Same reason that the talking heads on ESPN drone on about Lebron vs Jordan, Tiger Woods, why the Yankees are terrible, etc. etc. etc
Same reason that the talking heads on cable news drone on about Paula Deen, scandals, supreme court rulings, famous trials, etc. etc. etc
People listen, rather than being out doing.
Just one man's opinion.
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Isn't that just factually incorrect? To the best of my knowledge, the US dollar has been stable against other countries with low measured inflation since the peak of the economic crisis. I am not a fortune teller so I can't tell you if the trends will hold, but that analysis is technically deficient as an explanation of past and current conditions from the sounds of it.
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Tradition. There's always doomsday noise.
They're trying to get you to buy that which their advertisers sell. Now, you tell me: under which of these perceived conditions is one most likely to buy a Ford F-150:
1) Everything's benign! Except you need to hedge gas prices and oh, one more thing: if you're in the market try to avoid buying beachfront property.
2) Emergency! Run for your lives! Only the strongest will survive and oh, one more thing: the Ford F-150 is really strong!
Phineas J. Whoopee
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Lots of people make a good living from all the noise. They don't want it to go away. As a matter of fact, they create it.
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When the market is up we worry that it's over-priced. When it's down we think it's about to crash. When interest rates fall we complain that we aren't earning anything, but if they start to rise we panic. For every prediction an economist makes you can find another economist, equally distinguished, who thinks exactly the opposite. And most of the day-to-day movement is simply random noise.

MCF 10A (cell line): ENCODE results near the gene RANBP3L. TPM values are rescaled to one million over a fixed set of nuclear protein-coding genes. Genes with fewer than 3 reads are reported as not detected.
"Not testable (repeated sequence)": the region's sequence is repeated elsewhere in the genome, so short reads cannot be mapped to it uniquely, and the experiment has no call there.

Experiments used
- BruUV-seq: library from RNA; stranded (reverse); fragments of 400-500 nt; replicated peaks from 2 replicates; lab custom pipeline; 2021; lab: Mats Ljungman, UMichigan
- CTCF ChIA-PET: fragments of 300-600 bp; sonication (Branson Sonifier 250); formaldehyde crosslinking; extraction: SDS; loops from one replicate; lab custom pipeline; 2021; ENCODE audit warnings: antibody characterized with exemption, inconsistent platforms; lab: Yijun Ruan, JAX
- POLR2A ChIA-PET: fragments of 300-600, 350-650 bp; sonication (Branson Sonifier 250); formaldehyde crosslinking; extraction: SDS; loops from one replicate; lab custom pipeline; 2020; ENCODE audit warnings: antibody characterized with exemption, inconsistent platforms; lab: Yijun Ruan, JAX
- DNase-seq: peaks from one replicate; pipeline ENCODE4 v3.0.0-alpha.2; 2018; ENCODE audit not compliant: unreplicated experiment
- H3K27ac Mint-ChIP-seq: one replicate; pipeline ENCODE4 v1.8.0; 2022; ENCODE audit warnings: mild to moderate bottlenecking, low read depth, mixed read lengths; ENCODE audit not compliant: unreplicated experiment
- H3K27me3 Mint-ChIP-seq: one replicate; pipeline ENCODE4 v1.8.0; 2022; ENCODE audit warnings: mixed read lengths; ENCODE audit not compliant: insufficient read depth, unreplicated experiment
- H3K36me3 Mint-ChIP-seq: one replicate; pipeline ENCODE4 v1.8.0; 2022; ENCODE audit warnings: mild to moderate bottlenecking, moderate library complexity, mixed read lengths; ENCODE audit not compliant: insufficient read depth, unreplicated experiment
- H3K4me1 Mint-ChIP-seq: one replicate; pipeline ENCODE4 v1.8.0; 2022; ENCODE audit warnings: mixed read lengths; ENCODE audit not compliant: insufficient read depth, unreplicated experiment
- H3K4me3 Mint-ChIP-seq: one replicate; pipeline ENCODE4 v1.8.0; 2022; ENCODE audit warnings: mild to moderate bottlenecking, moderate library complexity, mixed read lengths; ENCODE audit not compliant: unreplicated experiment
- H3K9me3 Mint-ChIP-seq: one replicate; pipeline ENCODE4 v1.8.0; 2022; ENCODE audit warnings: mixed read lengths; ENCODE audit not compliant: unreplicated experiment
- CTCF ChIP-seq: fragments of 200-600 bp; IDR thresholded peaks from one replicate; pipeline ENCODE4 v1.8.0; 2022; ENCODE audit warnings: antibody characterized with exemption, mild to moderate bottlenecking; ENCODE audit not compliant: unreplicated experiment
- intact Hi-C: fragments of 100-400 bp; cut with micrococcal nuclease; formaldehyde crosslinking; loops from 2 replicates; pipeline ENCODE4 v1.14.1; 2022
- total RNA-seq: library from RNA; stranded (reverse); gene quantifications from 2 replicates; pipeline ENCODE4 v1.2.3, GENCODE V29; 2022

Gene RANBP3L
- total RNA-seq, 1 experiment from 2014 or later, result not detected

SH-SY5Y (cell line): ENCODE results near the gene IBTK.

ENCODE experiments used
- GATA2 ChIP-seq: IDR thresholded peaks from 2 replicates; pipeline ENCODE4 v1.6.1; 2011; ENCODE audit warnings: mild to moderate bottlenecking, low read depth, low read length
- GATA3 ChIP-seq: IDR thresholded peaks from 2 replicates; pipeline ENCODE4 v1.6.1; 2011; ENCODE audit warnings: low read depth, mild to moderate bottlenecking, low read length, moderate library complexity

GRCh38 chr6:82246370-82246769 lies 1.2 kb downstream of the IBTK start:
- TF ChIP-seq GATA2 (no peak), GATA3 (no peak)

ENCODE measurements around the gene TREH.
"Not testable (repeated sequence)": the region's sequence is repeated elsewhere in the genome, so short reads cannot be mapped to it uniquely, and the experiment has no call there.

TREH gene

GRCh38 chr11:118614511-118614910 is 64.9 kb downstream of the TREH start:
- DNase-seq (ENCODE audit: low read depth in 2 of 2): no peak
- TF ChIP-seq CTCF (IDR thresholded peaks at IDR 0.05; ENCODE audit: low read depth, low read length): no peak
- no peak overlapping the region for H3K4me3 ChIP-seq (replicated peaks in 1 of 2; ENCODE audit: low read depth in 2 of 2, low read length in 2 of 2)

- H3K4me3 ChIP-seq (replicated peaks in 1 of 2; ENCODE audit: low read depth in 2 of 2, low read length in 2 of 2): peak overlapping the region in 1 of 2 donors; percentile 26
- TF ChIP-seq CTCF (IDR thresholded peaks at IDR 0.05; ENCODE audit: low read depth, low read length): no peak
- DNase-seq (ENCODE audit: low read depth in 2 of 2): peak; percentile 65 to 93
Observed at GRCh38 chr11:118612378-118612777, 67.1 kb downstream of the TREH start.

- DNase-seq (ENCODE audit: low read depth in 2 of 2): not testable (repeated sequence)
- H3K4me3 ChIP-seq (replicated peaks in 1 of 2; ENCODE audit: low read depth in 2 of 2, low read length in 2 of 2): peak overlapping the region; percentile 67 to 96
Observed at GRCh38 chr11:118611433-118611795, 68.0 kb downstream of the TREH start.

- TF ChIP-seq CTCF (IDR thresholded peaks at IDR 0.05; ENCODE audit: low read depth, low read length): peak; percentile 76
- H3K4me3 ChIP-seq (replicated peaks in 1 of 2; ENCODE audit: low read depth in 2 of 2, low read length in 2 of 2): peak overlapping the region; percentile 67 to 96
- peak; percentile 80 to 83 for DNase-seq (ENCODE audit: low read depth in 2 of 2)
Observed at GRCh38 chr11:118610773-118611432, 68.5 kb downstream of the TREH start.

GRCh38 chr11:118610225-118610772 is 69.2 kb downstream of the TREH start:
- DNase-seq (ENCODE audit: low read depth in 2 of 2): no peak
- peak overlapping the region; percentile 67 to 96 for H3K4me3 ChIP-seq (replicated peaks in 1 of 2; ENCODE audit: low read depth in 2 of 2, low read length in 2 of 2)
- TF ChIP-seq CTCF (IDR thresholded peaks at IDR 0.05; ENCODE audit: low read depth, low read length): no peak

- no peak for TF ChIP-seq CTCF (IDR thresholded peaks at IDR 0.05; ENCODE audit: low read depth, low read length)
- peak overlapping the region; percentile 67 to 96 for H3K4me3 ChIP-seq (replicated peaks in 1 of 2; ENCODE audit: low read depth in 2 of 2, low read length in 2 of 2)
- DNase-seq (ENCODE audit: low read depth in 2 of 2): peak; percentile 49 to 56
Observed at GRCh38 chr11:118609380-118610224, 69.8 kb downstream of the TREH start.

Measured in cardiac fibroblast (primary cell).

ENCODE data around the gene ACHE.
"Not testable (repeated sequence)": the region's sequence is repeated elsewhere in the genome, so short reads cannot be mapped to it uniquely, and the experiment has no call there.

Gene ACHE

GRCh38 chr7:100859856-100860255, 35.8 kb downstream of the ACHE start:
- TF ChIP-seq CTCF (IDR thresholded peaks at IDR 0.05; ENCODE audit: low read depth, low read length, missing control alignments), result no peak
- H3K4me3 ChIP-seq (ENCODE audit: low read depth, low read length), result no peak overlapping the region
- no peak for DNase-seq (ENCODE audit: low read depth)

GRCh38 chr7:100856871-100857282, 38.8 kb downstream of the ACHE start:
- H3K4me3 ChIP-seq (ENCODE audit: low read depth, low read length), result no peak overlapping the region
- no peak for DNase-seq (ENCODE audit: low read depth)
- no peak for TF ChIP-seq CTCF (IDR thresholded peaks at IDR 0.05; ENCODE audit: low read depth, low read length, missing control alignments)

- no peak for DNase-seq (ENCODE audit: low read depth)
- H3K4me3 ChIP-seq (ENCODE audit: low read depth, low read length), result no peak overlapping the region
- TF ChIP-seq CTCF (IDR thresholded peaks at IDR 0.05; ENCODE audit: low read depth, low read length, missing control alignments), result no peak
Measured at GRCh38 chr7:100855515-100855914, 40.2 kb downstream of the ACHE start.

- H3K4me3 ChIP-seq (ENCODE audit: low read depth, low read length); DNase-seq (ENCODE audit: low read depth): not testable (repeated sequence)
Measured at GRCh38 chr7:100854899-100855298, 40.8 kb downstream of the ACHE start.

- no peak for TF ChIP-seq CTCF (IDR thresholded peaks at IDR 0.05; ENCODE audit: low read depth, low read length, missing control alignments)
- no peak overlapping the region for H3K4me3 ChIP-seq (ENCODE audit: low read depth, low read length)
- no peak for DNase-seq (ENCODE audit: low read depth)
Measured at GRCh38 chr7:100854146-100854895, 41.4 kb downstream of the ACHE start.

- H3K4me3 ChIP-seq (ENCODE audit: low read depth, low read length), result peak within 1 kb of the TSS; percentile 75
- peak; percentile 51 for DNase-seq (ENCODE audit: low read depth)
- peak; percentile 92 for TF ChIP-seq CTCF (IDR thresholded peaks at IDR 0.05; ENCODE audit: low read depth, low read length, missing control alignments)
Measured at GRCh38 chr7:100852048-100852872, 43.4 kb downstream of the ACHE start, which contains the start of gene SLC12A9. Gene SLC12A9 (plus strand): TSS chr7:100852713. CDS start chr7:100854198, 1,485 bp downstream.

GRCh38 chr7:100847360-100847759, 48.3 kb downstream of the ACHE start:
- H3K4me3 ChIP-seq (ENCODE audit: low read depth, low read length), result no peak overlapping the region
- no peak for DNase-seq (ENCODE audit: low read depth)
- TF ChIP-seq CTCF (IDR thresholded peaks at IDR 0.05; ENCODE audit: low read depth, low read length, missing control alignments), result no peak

Think of it as a Rorschach test
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I started investing in the early 1980's. There was plenty of doomsday then too. The prophets of doom seem to wrong almost all the time. I remember Ravi Batra wrote best selling books about the depression that never come. Harry Dent's market predictions based on demographic trends also proved to be wrong. He was incorrectly bullish and then incorrectly bearish. BusinessWeek magazine had the famous cover "The Death of Equities". Not long after that, one of the great bull markets in history began.
A fool and his money are good for business.
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What exactly is the dollar trend he is referring to? What currencies, what time frame? Exchange rates are very volatile, far more than most US securities, and you can find about any trend you want to. And make up about any story you want to to explain it. Adjusting the scales for monthly, I'd say this is about as close to random noise as you can get for the last 5-8 years:http://www.fxstreet.com/rates-charts/usdollar-index/
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Imagine where the Dow would be if all the financial problems in the world disappeared overnight.